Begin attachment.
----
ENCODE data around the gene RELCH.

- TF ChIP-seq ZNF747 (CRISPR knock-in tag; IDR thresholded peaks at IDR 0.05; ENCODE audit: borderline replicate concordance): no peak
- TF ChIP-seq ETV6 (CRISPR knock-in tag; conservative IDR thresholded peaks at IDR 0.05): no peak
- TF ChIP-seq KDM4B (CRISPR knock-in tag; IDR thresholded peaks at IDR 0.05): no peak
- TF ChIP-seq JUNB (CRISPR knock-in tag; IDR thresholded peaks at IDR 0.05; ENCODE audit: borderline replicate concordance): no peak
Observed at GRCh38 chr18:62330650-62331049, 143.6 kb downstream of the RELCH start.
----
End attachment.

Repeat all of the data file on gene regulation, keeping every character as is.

ENCODE data around the gene RELCH.

- TF ChIP-seq ZNF747 (CRISPR knock-in tag; IDR thresholded peaks at IDR 0.05; ENCODE audit: borderline replicate concordance): no peak
- TF ChIP-seq ETV6 (CRISPR knock-in tag; conservative IDR thresholded peaks at IDR 0.05): no peak
- TF ChIP-seq KDM4B (CRISPR knock-in tag; IDR thresholded peaks at IDR 0.05): no peak
- TF ChIP-seq JUNB (CRISPR knock-in tag; IDR thresholded peaks at IDR 0.05; ENCODE audit: borderline replicate concordance): no peak
Observed at GRCh38 chr18:62330650-62331049, 143.6 kb downstream of the RELCH start.